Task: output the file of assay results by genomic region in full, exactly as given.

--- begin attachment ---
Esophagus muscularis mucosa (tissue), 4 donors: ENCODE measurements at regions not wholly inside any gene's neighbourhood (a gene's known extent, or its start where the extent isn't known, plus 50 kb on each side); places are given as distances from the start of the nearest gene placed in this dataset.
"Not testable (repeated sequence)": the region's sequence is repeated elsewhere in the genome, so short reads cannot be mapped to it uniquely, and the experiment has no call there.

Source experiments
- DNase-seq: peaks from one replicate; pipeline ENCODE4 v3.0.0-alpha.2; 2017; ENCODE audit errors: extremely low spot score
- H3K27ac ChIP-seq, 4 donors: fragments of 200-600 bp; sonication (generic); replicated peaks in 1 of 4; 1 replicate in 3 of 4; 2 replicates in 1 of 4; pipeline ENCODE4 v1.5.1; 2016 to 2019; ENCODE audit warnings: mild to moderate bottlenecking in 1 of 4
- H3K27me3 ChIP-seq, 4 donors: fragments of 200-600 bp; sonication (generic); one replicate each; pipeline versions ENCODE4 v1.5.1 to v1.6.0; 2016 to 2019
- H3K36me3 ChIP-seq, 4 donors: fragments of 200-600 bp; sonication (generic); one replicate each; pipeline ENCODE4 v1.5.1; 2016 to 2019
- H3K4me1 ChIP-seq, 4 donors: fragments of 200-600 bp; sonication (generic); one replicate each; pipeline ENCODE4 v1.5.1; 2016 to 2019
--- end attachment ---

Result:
Esophagus muscularis mucosa (tissue), 4 donors: ENCODE measurements at regions not wholly inside any gene's neighbourhood (a gene's known extent, or its start where the extent isn't known, plus 50 kb on each side); places are given as distances from the start of the nearest gene placed in this dataset.
"Not testable (repeated sequence)": the region's sequence is repeated elsewhere in the genome, so short reads cannot be mapped to it uniquely, and the experiment has no call there.

Source experiments
- DNase-seq: peaks from one replicate; pipeline ENCODE4 v3.0.0-alpha.2; 2017; ENCODE audit errors: extremely low spot score
- H3K27ac ChIP-seq, 4 donors: fragments of 200-600 bp; sonication (generic); replicated peaks in 1 of 4; 1 replicate in 3 of 4; 2 replicates in 1 of 4; pipeline ENCODE4 v1.5.1; 2016 to 2019; ENCODE audit warnings: mild to moderate bottlenecking in 1 of 4
- H3K27me3 ChIP-seq, 4 donors: fragments of 200-600 bp; sonication (generic); one replicate each; pipeline versions ENCODE4 v1.5.1 to v1.6.0; 2016 to 2019
- H3K36me3 ChIP-seq, 4 donors: fragments of 200-600 bp; sonication (generic); one replicate each; pipeline ENCODE4 v1.5.1; 2016 to 2019
- H3K4me1 ChIP-seq, 4 donors: fragments of 200-600 bp; sonication (generic); one replicate each; pipeline ENCODE4 v1.5.1; 2016 to 2019